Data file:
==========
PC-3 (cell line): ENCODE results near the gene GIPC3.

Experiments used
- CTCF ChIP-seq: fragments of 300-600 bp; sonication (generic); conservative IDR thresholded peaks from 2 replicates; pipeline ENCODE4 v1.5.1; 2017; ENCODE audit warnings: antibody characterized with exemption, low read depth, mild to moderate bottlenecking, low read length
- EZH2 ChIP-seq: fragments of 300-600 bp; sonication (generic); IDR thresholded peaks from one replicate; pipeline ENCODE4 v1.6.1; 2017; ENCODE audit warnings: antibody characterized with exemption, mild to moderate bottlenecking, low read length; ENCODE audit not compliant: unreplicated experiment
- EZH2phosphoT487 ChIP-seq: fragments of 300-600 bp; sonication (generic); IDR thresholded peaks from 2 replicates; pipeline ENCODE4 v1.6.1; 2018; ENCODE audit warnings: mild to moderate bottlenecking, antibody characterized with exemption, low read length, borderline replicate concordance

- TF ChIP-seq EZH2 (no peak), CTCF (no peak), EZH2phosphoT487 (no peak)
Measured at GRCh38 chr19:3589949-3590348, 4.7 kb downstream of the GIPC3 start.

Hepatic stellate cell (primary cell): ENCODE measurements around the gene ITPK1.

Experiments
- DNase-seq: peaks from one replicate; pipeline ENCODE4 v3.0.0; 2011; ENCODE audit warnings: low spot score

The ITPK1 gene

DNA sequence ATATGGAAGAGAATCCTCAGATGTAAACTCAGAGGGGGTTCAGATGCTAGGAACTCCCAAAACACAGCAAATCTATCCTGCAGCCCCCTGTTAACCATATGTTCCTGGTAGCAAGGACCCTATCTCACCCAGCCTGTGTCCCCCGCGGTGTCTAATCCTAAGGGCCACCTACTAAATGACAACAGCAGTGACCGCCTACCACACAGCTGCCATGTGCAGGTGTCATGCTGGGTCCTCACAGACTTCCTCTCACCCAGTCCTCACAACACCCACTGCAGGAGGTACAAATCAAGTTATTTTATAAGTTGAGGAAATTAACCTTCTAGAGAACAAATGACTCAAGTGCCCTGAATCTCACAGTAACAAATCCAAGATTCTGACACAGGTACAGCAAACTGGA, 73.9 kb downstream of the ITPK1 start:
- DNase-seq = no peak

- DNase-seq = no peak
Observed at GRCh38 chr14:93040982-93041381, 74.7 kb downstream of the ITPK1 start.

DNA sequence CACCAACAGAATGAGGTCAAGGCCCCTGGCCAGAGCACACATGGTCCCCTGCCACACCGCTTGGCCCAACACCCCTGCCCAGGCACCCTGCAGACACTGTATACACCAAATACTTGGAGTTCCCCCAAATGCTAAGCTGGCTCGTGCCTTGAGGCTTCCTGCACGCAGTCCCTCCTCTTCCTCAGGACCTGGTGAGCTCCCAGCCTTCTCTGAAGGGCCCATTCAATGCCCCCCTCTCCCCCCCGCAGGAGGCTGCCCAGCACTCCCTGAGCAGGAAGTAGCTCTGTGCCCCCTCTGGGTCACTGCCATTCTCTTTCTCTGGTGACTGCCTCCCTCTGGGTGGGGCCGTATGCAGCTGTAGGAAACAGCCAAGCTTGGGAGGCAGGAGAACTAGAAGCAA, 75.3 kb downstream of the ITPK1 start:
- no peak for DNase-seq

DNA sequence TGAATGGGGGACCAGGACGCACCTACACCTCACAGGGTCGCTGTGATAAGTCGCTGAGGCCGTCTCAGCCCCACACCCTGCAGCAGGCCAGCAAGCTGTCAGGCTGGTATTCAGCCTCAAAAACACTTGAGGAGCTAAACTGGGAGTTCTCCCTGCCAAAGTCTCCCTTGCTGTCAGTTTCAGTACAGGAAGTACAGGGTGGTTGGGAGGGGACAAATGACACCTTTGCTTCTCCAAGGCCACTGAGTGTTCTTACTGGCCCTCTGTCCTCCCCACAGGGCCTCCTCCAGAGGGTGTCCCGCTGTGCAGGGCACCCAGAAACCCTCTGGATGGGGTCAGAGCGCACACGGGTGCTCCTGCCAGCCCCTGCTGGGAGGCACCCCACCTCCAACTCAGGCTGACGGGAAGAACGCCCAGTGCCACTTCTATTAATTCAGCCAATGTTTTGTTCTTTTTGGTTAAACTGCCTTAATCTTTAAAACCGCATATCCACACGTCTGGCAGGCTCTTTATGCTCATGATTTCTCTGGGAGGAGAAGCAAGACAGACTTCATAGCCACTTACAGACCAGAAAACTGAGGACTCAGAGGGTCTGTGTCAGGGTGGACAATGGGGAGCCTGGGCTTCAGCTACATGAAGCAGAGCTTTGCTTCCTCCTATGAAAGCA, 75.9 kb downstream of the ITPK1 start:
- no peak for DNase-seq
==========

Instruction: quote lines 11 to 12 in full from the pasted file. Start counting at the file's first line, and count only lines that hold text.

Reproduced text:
The ITPK1 gene

DNA sequence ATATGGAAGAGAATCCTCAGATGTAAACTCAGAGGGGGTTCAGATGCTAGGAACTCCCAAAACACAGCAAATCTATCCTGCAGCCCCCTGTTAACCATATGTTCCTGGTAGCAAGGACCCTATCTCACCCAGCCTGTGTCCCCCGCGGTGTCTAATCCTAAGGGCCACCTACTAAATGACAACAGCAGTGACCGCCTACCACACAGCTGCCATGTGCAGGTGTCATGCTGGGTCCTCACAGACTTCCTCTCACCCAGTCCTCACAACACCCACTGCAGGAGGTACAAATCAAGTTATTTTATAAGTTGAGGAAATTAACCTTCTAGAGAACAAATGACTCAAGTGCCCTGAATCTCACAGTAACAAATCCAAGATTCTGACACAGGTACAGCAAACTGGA, 73.9 kb downstream of the ITPK1 start: